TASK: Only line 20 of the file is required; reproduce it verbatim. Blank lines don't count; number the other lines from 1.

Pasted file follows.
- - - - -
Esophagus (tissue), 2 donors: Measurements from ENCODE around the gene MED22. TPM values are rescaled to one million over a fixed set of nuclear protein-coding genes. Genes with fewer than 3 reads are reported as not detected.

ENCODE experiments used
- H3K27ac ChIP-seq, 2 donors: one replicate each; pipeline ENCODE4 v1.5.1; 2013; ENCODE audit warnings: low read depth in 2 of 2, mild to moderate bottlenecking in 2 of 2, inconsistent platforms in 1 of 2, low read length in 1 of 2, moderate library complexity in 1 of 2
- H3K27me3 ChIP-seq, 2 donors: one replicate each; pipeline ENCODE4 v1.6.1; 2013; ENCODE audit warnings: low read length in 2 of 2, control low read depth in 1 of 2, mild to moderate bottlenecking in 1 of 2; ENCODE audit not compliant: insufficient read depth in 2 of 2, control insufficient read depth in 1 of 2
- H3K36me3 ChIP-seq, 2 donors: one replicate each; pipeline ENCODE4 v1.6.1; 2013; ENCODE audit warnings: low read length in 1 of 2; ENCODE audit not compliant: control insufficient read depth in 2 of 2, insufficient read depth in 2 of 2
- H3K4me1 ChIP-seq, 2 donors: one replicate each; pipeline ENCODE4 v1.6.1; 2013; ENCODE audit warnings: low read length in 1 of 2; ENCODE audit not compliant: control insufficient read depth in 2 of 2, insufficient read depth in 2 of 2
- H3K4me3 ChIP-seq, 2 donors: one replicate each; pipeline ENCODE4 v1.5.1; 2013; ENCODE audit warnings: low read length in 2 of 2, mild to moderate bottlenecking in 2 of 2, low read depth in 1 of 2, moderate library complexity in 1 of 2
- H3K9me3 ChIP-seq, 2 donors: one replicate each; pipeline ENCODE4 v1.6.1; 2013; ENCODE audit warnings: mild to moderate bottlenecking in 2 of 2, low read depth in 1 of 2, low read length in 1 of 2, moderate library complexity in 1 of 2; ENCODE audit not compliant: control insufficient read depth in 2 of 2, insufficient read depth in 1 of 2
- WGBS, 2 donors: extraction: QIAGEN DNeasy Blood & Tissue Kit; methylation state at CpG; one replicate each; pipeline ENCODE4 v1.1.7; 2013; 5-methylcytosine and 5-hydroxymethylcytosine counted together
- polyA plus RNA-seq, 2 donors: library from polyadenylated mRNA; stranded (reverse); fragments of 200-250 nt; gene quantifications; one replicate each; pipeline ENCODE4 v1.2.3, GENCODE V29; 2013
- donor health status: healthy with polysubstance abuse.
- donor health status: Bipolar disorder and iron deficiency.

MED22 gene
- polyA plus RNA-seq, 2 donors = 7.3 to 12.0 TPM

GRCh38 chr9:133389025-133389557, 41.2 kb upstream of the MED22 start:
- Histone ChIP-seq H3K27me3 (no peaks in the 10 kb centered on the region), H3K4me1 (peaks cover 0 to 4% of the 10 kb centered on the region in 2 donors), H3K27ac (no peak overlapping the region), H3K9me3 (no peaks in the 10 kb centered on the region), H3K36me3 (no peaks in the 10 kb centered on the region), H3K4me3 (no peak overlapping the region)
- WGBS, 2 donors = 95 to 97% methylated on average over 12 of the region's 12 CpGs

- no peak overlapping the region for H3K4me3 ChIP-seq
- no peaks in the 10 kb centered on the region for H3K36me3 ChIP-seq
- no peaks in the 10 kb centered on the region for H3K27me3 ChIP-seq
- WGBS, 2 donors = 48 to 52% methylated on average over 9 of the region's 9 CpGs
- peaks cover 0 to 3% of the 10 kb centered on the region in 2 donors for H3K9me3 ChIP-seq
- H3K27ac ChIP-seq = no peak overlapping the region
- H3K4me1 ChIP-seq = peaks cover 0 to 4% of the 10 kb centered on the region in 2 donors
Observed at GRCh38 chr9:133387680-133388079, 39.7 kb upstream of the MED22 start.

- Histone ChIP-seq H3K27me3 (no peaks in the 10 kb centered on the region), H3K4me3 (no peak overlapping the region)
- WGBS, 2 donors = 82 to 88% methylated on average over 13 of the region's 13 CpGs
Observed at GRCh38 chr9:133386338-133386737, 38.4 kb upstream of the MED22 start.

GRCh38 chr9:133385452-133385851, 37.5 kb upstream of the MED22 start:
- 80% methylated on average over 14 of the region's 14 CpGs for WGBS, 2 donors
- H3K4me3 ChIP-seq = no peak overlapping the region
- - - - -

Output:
- no peaks in the 10 kb centered on the region for H3K27me3 ChIP-seq